Nuclear safety regulations are the responsibility of the national jurisdiction in which a nuclear facility operates. Therefore, safety standards, regulations, enforcement, and safety cultures vary among countries, which is of concern. The IAEA has sponsored safety conventions, continuously disseminated best practices to its members, and dispatched safety review missions upon a member state’s request to inspect local nuclear facilities or review the country’s nuclear regulatory agency.

However, the IAEA has no mandate to enforce safety regulation. The proposal here involves modifying and broadening the IAEA’s role. While enforcement would remain the individual country’s responsibility, mandatory international inspections and oversight are recommended as a mechanism for identifying weak performance or other safety concerns and disseminating best practices. This would bring significant increase in global confidence that a major accident and its associated social and economic costs will not occur. An international regulator might also pave the way for an international insurance fund to cover major accident costs. These decreased economic and financial risks will improve NPPs’ competitiveness.

Some international instruments toward these objectives already exist, the most important of which is the international Convention on Nuclear Safety established in the mid-1990s. However, this convention is “quasi-voluntary,” with no power to require nations’ cooperation. Even if international enforcement measures such as imposing sanctions remain beyond reach, compulsory inspection and oversight can provide a vital international “check” on poor safety performance.

Proposal IV
G20 countries are best positioned to support the development and implementation of advanced reactors and fuel cycles, including SMRs, in countries that opt for introducing, continuing or expanding the use of nuclear energy, provided that they uphold the highest standards of safety, security, SNF disposal, and non-proliferation. All G20 countries should coordinate and support research, development, and demonstration toward the early commercialization of innovative SMR designs. Thus, G20 countries should initiate the development of user requirements covering both G20 and newcomer countries. These would help focus commercialization efforts on a manageable fraction of the more than 50 designs under development today. Finally, the G20 should support standardized licensing criteria for SMRs, which would reduce the time and cost to commission new units.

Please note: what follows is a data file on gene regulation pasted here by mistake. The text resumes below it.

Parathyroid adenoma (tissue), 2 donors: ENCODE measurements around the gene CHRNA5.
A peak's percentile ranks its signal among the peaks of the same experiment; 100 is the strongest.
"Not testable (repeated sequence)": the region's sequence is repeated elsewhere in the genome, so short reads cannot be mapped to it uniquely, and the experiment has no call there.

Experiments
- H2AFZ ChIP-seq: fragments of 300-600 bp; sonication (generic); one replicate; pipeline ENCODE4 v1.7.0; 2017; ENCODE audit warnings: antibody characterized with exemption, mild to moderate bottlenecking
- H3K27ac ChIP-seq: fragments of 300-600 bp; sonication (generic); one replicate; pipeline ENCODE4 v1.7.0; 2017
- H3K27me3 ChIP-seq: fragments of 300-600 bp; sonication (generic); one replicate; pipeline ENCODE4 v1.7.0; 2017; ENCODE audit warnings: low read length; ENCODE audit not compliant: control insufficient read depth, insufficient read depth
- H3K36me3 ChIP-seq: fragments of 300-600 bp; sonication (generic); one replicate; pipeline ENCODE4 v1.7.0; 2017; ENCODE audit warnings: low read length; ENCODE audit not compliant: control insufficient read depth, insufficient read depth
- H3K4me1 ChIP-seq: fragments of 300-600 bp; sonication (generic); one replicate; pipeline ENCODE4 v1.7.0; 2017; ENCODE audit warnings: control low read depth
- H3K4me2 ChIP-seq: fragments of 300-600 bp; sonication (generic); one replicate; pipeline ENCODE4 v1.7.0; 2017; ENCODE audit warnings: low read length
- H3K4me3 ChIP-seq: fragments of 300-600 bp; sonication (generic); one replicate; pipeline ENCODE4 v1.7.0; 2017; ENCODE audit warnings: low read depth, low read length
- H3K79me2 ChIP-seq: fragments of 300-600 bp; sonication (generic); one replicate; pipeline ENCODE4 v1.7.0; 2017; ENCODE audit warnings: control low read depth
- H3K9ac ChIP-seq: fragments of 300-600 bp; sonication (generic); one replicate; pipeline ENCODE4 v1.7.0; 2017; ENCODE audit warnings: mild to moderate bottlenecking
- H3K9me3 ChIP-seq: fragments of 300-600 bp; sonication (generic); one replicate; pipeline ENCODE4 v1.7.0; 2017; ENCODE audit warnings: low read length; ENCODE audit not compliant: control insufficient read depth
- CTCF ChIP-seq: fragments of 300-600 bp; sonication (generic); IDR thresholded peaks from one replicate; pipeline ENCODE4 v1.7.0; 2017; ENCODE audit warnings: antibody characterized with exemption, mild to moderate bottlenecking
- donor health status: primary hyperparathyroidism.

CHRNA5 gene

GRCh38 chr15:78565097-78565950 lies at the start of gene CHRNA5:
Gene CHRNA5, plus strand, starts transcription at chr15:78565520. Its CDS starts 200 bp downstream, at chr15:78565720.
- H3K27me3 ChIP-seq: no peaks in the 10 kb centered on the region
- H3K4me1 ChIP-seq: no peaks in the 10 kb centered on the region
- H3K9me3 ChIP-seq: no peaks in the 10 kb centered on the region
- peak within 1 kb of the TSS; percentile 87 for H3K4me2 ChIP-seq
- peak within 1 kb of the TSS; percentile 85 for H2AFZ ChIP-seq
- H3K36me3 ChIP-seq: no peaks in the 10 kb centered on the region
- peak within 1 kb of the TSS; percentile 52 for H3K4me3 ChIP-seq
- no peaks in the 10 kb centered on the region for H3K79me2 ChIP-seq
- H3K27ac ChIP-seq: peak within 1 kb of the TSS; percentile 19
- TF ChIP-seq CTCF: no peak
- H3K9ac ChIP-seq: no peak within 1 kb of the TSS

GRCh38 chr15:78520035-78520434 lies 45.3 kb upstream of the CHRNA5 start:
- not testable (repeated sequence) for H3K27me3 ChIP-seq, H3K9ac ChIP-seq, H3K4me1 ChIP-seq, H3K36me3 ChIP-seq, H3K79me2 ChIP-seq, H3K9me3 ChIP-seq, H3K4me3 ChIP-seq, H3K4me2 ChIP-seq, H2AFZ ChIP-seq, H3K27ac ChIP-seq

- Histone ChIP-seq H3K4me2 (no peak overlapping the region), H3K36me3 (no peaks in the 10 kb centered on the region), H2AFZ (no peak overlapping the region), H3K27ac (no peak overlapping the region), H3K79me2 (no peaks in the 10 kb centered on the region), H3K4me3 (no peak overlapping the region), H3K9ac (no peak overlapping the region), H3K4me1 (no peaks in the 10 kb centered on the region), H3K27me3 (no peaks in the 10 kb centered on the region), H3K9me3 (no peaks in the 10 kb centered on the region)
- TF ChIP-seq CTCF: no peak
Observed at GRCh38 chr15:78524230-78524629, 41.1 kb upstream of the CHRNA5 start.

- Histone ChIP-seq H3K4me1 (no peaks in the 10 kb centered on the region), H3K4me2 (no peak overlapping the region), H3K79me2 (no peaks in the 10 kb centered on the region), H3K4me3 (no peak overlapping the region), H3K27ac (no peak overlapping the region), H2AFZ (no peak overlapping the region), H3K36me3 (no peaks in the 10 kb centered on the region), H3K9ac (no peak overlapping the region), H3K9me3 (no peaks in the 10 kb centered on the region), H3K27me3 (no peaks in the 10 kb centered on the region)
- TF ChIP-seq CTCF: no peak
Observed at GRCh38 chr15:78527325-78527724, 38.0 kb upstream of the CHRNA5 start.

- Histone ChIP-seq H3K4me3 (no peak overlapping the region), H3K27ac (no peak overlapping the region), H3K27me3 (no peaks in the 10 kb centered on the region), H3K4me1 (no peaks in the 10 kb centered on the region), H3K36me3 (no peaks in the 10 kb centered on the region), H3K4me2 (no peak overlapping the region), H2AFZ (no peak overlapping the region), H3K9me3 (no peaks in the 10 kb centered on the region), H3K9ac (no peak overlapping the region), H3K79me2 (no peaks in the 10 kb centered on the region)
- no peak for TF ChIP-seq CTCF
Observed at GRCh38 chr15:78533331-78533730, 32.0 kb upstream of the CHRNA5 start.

Small modular reactors (SMRs)
Commercially available nuclear reactor designs ranging from 1,000 to 1,600 MWe in size must be supplemented by smaller unit designs – so called SMRs of 20 to 300 MWe (IAEA 2018). These SMRs are better suited to balance the baseload in largely renewable systems, integrate with smart grids, provide energy services other than electricity, and supply electricity in remote or developing regions with small or weak grids. Most SMR designs are also significantly safer. Rather than competing with renewables,

SMRs could support their increased market penetration by compensating for their variability, as they can support grid modernization—such as through smart grids or load growth—and help replace existing aging infrastructure (Economic and Finance Working Group—EFWG 2018).

Further, SMRs are expected to mitigate several of the key challenges in using large reactors. For example, SMRs present a lower investment risk, as reactors with fewer MWe per unit require less up-front capital per unit, which enables easier financing. The SMRs designed in the lower MWe range allow fabrication and delivery to the generation site instead of on-site construction, thus reducing the risks of project delays and excessive cost overruns.

Despite the lower upfront capital costs of SMRs per unit, the specific investment costs per kWe installed are expected to be higher initially than for large reactors, resulting in higher generating cost per kWh (IAEA 2016). Projected first-of-a-kind generating costs range from slightly below a new-build large reactor to 50% higher or more. However, once experience is gained through factory fabrications and modularity efficiencies in operation (technological learning), these SMRs should eventually outweigh large reactors’ economies of scale (see Figures 4 and 5).